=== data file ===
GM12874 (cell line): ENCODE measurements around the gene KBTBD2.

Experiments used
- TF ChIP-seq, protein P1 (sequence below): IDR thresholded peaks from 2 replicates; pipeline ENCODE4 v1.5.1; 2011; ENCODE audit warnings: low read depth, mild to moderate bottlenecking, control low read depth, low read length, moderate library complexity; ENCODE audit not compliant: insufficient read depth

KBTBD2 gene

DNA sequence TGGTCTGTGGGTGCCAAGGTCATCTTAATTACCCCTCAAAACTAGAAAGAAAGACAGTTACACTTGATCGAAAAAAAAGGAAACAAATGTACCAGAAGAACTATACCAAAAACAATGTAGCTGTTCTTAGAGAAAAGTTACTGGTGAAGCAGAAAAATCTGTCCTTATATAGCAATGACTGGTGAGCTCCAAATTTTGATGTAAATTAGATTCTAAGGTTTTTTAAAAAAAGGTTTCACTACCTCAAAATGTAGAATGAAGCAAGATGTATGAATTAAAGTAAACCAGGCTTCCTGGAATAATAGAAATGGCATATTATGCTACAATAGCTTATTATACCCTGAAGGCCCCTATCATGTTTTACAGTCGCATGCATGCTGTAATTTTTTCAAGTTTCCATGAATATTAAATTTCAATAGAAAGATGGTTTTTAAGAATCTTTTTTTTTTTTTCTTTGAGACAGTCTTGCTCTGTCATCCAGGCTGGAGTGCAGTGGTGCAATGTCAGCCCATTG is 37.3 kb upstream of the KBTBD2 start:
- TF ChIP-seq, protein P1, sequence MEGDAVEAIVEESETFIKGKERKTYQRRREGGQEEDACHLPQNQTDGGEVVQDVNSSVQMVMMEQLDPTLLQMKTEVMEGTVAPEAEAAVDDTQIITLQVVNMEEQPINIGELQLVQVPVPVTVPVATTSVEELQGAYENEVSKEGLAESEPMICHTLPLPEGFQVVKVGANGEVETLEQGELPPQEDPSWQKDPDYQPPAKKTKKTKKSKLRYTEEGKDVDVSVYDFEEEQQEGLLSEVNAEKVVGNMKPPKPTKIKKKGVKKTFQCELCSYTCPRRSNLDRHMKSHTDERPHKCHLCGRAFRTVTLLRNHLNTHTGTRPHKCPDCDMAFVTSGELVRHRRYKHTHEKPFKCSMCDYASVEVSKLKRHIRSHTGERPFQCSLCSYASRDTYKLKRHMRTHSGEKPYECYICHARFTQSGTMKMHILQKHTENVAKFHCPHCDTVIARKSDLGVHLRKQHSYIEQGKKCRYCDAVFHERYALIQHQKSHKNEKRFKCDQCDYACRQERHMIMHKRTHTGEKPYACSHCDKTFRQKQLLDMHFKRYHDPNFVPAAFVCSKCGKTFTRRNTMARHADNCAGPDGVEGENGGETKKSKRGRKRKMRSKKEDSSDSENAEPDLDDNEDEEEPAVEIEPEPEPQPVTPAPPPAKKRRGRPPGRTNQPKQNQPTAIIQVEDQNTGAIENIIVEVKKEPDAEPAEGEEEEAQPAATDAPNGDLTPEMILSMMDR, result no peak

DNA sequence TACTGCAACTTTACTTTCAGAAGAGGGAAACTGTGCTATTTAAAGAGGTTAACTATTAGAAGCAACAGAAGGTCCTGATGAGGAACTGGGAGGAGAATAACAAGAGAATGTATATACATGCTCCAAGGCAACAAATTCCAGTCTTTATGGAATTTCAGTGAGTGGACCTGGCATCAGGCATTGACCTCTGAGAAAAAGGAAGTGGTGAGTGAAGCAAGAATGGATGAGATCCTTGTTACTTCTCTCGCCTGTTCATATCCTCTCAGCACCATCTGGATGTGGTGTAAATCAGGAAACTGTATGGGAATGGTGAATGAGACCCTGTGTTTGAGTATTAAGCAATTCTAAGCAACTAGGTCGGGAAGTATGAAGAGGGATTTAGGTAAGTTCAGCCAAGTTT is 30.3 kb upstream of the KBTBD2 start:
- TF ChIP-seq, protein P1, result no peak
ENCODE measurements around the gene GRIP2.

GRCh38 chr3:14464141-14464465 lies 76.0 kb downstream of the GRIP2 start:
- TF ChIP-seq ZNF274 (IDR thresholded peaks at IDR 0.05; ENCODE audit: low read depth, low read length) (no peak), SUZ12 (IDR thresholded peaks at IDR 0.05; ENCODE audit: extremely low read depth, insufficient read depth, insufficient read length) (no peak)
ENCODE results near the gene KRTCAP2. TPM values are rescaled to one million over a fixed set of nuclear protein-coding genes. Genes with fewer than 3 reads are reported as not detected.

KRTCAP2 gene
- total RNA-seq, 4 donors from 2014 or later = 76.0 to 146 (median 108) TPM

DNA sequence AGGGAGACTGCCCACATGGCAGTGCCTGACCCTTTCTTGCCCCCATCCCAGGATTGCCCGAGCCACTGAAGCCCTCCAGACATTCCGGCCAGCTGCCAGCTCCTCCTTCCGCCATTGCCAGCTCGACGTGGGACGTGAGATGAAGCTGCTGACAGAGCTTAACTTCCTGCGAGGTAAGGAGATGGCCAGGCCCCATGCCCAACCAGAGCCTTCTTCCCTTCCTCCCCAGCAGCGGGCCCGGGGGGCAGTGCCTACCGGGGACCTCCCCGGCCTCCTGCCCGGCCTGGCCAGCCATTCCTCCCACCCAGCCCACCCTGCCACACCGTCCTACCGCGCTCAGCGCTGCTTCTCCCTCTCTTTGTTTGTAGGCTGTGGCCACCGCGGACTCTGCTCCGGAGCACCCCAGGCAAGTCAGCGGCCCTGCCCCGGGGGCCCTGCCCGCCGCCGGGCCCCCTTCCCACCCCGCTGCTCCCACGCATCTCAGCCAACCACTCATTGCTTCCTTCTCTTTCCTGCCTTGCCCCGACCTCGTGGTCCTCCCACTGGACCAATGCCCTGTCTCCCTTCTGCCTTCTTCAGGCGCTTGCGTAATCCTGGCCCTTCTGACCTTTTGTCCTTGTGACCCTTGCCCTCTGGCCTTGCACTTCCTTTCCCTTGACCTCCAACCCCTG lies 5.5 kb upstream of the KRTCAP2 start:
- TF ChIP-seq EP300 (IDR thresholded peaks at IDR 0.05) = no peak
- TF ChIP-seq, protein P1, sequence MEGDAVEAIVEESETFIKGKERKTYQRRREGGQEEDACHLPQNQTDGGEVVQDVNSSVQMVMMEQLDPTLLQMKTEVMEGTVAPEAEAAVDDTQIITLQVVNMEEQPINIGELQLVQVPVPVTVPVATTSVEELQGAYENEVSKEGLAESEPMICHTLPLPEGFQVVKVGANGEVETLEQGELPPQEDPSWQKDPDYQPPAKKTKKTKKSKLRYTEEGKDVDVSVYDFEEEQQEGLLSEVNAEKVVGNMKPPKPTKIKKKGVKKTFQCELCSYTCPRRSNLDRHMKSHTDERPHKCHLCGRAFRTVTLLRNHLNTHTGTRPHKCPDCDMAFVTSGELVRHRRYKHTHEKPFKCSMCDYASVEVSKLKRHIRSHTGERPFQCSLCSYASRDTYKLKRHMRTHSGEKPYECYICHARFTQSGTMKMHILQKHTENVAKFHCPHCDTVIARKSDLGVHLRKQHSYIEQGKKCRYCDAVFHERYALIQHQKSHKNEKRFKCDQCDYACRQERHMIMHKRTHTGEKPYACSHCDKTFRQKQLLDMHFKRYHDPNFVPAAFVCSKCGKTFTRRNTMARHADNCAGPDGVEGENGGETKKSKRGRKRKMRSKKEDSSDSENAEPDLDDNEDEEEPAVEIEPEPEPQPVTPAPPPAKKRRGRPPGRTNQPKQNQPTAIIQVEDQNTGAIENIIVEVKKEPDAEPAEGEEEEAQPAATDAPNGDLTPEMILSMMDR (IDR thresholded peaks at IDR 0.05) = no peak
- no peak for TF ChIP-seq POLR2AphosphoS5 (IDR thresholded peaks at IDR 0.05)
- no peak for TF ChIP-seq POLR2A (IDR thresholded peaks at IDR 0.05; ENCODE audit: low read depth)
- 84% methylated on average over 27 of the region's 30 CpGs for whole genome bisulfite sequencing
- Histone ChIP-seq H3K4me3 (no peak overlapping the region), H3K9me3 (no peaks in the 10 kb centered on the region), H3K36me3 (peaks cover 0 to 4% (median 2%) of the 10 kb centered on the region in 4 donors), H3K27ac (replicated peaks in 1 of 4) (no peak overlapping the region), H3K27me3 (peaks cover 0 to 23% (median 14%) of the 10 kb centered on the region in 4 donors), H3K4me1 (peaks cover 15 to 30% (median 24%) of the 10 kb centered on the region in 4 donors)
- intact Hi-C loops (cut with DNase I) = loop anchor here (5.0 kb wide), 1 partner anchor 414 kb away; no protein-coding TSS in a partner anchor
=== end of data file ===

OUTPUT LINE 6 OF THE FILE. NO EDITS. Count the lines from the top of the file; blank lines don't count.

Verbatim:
- TF ChIP-seq, protein P1, sequence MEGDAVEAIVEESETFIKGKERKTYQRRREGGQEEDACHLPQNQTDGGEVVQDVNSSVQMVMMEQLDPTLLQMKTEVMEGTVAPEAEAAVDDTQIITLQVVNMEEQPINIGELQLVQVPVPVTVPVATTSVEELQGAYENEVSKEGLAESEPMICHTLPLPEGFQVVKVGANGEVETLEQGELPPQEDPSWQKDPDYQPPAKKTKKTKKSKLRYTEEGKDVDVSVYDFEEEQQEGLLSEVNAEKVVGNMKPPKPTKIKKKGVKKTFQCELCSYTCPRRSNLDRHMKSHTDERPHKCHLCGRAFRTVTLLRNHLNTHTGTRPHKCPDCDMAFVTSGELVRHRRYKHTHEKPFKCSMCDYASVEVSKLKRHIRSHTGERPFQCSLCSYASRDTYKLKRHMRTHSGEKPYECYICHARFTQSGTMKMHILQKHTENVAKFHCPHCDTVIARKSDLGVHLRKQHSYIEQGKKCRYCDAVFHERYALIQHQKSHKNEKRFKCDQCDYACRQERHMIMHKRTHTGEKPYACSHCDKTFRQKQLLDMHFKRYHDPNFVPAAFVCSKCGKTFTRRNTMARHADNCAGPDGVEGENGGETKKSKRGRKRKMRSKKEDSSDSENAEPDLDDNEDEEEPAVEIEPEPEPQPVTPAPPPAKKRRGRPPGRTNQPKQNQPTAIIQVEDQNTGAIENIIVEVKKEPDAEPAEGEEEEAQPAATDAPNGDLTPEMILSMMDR, result no peak